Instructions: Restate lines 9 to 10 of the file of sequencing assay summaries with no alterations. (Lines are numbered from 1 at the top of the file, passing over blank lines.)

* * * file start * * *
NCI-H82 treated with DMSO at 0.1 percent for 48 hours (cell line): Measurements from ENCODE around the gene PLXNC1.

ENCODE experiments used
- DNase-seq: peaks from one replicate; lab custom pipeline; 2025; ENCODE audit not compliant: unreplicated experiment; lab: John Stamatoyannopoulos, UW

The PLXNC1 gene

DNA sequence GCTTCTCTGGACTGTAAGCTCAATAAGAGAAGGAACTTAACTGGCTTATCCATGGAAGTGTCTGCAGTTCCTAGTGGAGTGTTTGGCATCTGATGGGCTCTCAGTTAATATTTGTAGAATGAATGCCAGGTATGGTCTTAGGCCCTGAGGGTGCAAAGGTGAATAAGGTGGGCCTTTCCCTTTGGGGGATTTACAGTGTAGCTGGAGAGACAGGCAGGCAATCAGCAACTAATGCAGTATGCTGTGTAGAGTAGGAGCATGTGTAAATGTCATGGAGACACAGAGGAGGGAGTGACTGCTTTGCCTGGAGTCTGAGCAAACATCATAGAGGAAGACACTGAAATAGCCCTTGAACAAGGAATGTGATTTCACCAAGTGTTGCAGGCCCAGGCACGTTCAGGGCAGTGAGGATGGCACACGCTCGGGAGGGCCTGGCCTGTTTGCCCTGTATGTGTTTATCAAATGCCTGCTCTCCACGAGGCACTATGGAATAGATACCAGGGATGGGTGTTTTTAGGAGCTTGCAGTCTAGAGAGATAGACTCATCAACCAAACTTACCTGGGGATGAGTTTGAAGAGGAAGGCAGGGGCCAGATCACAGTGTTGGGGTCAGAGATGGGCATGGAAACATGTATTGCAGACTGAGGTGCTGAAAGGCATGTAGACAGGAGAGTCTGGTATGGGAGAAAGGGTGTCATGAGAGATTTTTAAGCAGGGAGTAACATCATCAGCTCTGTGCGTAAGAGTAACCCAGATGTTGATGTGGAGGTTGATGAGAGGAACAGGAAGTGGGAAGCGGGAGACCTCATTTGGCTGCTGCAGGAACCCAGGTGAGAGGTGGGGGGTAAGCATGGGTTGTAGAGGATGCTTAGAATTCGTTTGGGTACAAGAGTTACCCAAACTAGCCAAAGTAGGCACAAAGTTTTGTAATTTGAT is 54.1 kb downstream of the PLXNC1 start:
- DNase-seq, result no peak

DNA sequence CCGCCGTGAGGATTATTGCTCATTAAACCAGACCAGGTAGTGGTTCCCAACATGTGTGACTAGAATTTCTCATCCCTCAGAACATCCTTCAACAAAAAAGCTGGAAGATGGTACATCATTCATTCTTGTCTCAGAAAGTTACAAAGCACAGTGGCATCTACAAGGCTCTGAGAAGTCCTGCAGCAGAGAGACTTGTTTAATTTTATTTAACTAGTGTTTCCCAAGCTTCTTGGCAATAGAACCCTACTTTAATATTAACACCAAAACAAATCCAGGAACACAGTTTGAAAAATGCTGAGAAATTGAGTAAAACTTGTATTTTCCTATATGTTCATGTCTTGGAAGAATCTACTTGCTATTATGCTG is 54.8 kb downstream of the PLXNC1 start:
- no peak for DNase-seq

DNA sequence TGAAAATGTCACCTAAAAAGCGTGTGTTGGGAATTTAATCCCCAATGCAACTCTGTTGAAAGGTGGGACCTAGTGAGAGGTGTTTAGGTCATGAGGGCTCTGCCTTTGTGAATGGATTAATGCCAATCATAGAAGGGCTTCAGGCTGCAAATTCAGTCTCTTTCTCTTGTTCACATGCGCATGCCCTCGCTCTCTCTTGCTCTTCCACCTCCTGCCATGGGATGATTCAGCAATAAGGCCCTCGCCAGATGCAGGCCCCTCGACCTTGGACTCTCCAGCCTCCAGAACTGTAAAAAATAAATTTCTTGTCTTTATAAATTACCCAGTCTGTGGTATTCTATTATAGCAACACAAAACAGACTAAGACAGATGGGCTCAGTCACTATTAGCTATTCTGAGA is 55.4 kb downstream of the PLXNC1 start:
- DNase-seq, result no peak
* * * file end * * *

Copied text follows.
DNA sequence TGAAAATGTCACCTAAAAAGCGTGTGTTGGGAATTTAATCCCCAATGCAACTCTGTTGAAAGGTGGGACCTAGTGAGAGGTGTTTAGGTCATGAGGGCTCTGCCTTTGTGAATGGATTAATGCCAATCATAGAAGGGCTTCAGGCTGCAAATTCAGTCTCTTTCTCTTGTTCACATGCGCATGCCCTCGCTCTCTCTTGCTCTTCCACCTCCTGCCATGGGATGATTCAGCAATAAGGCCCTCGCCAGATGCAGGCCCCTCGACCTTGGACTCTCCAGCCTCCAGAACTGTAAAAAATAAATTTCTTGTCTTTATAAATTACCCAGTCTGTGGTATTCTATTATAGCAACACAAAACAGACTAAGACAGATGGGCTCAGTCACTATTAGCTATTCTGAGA is 55.4 kb downstream of the PLXNC1 start:
- DNase-seq, result no peak